To find out, Yu and his colleagues scanned for proteins that interacted with FT using yeast two-hybrid screening. Basically, the FT gene was modified so that it produced FT and half of a transcription factor, a protein that binds to specific DNA sequences to influence genetic activity, in this case that of the HIS3 and lacZ genes. Another gene was also modified in that yeast so it produced the other half of the transcription factor. If HIS3 and lacZ got activated, that meant both halves of the transcription factor had come together, suggesting FT interacted with whatever protein the other gene created.

After scanning 3 million such yeast samples, the researchers identified a molecule they dubbed FT-INTERACTING PROTEIN 1 (FTIP1), whose messenger RNA (mRNA) expression patterns are similar to those of FT. Plants with mutant, non-functional versions of the FTIP1 gene flowered much later in response to long days, and when such mutants were given a working version of the gene, their flowering time was restored largely back to normal. These findings suggested FTIP1 was key to how flowering was controlled over time.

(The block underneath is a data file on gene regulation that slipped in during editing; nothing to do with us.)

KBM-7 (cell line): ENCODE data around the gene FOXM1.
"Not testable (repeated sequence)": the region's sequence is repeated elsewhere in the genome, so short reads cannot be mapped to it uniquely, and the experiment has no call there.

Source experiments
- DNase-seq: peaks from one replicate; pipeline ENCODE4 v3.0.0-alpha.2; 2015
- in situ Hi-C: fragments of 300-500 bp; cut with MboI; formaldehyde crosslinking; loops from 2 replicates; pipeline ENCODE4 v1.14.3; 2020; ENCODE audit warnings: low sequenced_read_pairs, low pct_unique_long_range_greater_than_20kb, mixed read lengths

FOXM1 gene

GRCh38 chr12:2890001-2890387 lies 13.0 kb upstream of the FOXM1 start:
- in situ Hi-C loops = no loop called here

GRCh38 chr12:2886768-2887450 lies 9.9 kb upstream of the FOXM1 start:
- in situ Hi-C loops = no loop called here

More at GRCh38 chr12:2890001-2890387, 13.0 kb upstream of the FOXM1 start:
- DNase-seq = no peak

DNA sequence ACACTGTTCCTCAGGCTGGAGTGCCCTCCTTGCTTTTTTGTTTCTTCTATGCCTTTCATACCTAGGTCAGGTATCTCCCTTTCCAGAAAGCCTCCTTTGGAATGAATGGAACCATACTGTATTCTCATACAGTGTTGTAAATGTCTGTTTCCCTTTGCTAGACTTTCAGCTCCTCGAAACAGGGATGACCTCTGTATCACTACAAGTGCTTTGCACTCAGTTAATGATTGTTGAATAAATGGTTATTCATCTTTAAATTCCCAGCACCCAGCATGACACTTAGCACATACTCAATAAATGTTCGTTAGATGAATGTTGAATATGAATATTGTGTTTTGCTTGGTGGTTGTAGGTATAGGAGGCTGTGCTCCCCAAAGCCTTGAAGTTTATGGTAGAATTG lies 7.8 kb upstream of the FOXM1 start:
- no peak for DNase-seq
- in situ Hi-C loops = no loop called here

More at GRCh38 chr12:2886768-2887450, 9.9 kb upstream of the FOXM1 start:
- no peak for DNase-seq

To see where FTIP1 was active in plants, the researchers linked it with an enzyme known as beta-glucuronidase, or GUS, which stained blue when it reacted with an otherwise colorless compound, and found FTIP1 was active in the phloem. The main components of this plant tissue are sieve elements and companion cells. Sieve elements have pores in their cell walls, creating connections between vertically stacked cells, making them act like tubes. Companion cells move sugars and other compounds from leaves in and out of sieve elements, where they then travel around the plant. GUS staining revealed FTIP1 was located in companion cells.